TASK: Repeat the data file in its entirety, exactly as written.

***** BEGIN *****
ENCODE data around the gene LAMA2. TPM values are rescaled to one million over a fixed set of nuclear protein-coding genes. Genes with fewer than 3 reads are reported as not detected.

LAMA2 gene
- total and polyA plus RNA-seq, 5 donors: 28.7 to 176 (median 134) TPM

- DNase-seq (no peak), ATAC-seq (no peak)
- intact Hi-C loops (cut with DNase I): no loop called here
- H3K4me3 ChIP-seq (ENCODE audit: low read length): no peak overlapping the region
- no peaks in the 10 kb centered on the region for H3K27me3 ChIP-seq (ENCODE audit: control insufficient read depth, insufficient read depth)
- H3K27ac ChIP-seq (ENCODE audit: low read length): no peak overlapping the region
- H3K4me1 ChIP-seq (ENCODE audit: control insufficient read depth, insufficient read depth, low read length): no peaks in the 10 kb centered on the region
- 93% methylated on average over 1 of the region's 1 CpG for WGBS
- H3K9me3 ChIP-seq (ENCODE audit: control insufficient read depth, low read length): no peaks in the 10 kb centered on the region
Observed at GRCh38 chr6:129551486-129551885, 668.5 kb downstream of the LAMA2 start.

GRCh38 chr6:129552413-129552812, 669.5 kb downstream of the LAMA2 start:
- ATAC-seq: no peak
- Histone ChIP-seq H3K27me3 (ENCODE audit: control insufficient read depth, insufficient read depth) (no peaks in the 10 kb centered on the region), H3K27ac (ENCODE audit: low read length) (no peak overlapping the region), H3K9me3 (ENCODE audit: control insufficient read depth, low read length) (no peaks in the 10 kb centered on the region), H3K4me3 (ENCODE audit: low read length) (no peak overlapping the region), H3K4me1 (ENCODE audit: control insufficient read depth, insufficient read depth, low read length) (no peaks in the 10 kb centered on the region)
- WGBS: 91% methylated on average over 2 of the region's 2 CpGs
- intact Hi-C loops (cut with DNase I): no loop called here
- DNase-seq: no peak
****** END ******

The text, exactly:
ENCODE data around the gene LAMA2. TPM values are rescaled to one million over a fixed set of nuclear protein-coding genes. Genes with fewer than 3 reads are reported as not detected.

LAMA2 gene
- total and polyA plus RNA-seq, 5 donors: 28.7 to 176 (median 134) TPM

- DNase-seq (no peak), ATAC-seq (no peak)
- intact Hi-C loops (cut with DNase I): no loop called here
- H3K4me3 ChIP-seq (ENCODE audit: low read length): no peak overlapping the region
- no peaks in the 10 kb centered on the region for H3K27me3 ChIP-seq (ENCODE audit: control insufficient read depth, insufficient read depth)
- H3K27ac ChIP-seq (ENCODE audit: low read length): no peak overlapping the region
- H3K4me1 ChIP-seq (ENCODE audit: control insufficient read depth, insufficient read depth, low read length): no peaks in the 10 kb centered on the region
- 93% methylated on average over 1 of the region's 1 CpG for WGBS
- H3K9me3 ChIP-seq (ENCODE audit: control insufficient read depth, low read length): no peaks in the 10 kb centered on the region
Observed at GRCh38 chr6:129551486-129551885, 668.5 kb downstream of the LAMA2 start.

GRCh38 chr6:129552413-129552812, 669.5 kb downstream of the LAMA2 start:
- ATAC-seq: no peak
- Histone ChIP-seq H3K27me3 (ENCODE audit: control insufficient read depth, insufficient read depth) (no peaks in the 10 kb centered on the region), H3K27ac (ENCODE audit: low read length) (no peak overlapping the region), H3K9me3 (ENCODE audit: control insufficient read depth, low read length) (no peaks in the 10 kb centered on the region), H3K4me3 (ENCODE audit: low read length) (no peak overlapping the region), H3K4me1 (ENCODE audit: control insufficient read depth, insufficient read depth, low read length) (no peaks in the 10 kb centered on the region)
- WGBS: 91% methylated on average over 2 of the region's 2 CpGs
- intact Hi-C loops (cut with DNase I): no loop called here
- DNase-seq: no peak